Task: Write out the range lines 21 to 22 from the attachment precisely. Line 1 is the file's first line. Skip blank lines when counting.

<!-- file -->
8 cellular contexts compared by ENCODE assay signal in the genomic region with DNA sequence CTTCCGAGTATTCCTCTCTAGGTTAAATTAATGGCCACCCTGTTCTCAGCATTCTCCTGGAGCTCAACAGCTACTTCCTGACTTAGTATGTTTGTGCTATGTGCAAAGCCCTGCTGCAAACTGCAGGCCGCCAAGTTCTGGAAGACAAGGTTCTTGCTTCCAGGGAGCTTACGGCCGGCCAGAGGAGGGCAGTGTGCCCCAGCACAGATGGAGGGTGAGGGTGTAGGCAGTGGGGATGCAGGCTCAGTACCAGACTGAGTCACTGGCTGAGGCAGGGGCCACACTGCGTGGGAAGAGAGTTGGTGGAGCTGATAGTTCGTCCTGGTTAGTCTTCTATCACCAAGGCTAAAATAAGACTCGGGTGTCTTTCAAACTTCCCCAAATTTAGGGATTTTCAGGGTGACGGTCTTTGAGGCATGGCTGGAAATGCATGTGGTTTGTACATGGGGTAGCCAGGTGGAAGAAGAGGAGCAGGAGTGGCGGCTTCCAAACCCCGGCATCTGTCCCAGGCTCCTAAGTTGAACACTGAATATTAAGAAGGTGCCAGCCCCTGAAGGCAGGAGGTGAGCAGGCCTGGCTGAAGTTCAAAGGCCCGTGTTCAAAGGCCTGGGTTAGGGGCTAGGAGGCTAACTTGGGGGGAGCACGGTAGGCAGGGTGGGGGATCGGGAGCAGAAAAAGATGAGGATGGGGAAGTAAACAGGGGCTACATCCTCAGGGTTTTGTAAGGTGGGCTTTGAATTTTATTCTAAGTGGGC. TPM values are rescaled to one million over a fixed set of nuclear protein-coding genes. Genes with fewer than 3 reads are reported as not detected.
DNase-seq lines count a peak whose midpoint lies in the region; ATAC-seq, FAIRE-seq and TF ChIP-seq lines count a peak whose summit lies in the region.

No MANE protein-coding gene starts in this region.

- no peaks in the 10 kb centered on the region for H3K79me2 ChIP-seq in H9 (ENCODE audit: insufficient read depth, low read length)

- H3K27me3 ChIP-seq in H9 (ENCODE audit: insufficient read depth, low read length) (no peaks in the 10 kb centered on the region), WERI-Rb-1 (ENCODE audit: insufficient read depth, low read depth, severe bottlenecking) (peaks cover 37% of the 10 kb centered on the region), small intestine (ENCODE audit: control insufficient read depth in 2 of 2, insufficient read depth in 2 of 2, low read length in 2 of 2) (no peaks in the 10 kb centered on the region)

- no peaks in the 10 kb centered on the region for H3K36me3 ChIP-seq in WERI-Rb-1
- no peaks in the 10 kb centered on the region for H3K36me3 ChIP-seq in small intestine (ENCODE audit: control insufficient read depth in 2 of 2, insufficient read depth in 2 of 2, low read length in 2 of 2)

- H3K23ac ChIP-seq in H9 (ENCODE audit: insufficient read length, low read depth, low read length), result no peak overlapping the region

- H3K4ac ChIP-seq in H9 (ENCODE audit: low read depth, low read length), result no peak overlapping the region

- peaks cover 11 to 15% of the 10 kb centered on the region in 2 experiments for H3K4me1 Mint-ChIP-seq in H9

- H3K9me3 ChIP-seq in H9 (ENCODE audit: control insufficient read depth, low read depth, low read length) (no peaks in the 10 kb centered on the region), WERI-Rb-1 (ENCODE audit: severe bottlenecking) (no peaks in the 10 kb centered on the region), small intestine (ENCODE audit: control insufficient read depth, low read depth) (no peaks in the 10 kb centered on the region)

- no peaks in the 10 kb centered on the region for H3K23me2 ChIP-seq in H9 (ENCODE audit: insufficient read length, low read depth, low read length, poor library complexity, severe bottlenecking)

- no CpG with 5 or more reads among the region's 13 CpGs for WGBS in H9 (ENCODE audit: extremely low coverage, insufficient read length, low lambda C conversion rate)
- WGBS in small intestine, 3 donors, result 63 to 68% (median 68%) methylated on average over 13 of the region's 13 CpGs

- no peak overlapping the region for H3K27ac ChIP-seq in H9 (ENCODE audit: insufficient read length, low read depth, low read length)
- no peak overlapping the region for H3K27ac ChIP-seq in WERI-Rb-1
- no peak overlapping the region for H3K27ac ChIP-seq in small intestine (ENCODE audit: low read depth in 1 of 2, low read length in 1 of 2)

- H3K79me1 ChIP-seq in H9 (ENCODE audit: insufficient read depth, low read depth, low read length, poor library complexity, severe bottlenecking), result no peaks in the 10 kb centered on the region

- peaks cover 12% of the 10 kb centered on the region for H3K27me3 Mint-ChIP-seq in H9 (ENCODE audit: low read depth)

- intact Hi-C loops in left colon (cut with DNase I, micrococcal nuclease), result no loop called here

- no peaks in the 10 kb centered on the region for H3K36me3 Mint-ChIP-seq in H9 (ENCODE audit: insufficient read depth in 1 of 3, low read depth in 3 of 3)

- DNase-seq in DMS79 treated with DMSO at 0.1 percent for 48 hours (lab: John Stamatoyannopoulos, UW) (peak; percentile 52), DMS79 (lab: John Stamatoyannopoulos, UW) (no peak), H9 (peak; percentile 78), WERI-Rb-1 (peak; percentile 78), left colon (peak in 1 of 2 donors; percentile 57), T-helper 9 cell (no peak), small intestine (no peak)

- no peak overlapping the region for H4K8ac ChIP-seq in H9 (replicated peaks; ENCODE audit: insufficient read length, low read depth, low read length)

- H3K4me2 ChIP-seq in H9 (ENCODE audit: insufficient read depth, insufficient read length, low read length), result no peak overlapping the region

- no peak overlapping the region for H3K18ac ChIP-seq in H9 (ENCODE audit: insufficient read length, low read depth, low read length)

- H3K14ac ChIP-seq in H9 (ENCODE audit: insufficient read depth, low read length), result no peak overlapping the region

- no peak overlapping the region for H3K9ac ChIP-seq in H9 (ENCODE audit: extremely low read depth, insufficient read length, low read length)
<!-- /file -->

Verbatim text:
- no peaks in the 10 kb centered on the region for H3K36me3 Mint-ChIP-seq in H9 (ENCODE audit: insufficient read depth in 1 of 3, low read depth in 3 of 3)

- DNase-seq in DMS79 treated with DMSO at 0.1 percent for 48 hours (lab: John Stamatoyannopoulos, UW) (peak; percentile 52), DMS79 (lab: John Stamatoyannopoulos, UW) (no peak), H9 (peak; percentile 78), WERI-Rb-1 (peak; percentile 78), left colon (peak in 1 of 2 donors; percentile 57), T-helper 9 cell (no peak), small intestine (no peak)